Bump the thermostat down at least a few degrees before hitting the sack to keep the bedroom from being warmer than ideal for sleeping — your core body temperature is supposed to drop a few degrees at night. Experts say about 65 degrees is ideal for quality shut-eye, but several degrees lower is best for people who like to sleep under heavy covers. Breathable pajamas and layers of bedding that can be added or removed can help you snooze comfortably.

Eating Late at Night

Late-Night Cravings

The need to eat beats out the need to sleep when it comes to the brain's survival instincts, according to research cited by Prevention. Food can even trump sunlight in controlling circadian rhythms, which makes it important to have a true 12-hour fast before breakfast, forcing the body to recognize that time as morning even with factors such as jet lag at play. If you do indulge, stay away from foods that make snoozing even tougher. Avoid caffeine (which is hiding in foods such as dark chocolate); hard-to-digest meats such as chicken and beef; fiber-packed foods such as broccoli; and alcohol, which can help you doze off but lower sleep quality later in the night.

The Pillow

Your Pillow

A pillow isn't just a pillow. Experts say to start searching for the ideal pillow by considering whether you normally sleep on your side, back, or stomach. Side sleepers need firm pillows; back sleepers need slightly thinner ones with a bit of extra roundness in the bottom third to support the neck. Stomach sleepers should go for fairly flat pillows. A combination of feather and down stuffing works for many because it can be molded for support. Synthetic versions are available for allergy sufferers.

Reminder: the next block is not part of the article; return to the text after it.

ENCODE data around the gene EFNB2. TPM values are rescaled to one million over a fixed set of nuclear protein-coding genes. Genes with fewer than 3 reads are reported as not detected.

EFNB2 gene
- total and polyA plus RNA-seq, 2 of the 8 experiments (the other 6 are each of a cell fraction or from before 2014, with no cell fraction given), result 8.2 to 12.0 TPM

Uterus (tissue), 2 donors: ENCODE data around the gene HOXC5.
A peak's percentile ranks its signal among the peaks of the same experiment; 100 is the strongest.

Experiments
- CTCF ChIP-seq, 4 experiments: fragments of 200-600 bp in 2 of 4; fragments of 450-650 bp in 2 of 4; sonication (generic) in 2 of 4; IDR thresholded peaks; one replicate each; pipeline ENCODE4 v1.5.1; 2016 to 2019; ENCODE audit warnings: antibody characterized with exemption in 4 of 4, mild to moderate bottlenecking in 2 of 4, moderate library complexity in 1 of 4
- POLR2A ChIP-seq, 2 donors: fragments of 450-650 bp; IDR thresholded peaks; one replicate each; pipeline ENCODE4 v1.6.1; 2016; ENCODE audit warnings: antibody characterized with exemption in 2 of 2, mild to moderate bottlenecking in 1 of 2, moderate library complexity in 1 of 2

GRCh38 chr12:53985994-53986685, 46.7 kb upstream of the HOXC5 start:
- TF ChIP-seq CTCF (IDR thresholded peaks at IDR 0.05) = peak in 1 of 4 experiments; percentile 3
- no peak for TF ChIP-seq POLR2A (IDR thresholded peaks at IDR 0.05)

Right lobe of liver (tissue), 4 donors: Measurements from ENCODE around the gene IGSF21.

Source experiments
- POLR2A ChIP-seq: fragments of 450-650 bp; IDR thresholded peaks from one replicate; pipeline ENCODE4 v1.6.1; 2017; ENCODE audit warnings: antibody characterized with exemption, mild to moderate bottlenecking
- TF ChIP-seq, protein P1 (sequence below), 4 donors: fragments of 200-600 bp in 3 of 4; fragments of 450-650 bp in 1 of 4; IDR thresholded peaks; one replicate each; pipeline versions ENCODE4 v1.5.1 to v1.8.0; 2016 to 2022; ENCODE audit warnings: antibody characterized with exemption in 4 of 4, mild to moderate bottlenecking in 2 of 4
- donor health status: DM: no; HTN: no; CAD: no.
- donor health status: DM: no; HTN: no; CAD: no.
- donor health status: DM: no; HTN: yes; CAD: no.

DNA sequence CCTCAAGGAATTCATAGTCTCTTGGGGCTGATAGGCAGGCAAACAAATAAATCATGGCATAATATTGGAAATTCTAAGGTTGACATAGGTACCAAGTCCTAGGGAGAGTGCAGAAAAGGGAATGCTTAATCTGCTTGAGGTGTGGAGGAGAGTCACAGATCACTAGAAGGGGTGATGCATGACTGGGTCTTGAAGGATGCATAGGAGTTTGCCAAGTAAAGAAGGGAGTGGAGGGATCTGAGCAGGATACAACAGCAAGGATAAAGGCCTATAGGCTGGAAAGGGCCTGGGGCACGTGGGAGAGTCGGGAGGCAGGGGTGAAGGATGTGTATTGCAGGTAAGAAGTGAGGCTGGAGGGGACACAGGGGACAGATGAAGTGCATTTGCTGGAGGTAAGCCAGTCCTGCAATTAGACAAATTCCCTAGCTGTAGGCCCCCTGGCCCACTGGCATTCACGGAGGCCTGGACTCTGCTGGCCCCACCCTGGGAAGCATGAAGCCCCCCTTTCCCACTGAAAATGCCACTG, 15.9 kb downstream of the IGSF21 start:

The Curtains

The Curtains

Unless you're way out in the country, light pollution — whether from headlights, streetlights, or even a pesky porch light — is likely to be an issue, especially with a trend toward bigger windows and thinner draperies that keep many bedrooms too bright for optimal sleep. Try blackout curtains, which are made from heavier fabric and lined to provide an extra barrier against light. They are pricier than sheer fabric but widely available at big-box stores. If you have curtains you love, consider adding inexpensive blackout liners using drapery hooks.

Daily Stressors
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Daily Stressors

Unsurprisingly, stress and sleep are intimately connected. Almost half of adults who report feeling high levels of stress day to day say they aren't getting enough sleep, compared with only 10% of low-stress adults, according to a survey by the American Psychological Association. This touches off a vicious cycle, because adults who don't get enough sleep exhibit more symptoms of stress. The National Sleep Foundation recommends a "buffer zone" between potentially stressful activities and bedtime — that means no work, paying bills, or potentially prickly conversations within a couple of hours of bedtime.And, if you can swing it, no thinking about coronavirus, politics, or the economy.

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The Medicine Cabinet

The Medicine Cabinet

Doing everything else right but still have trouble falling or staying asleep? Check the medicine cabinet. A number of common prescription drugs are linked to poor sleep, including beta blockers meant to combat high blood pressure and SSRI antidepressants such as Prozac and Zoloft. Also in question are certain drugs prescribed for heart arrhythmia, asthma, high cholesterol, ADHD, and hypothyroidism. A doctor may advise that over-the-counter medications, including antihistamines and decongestants, as well as pain relievers with caffeine, such as Excedrin, can be problematic too.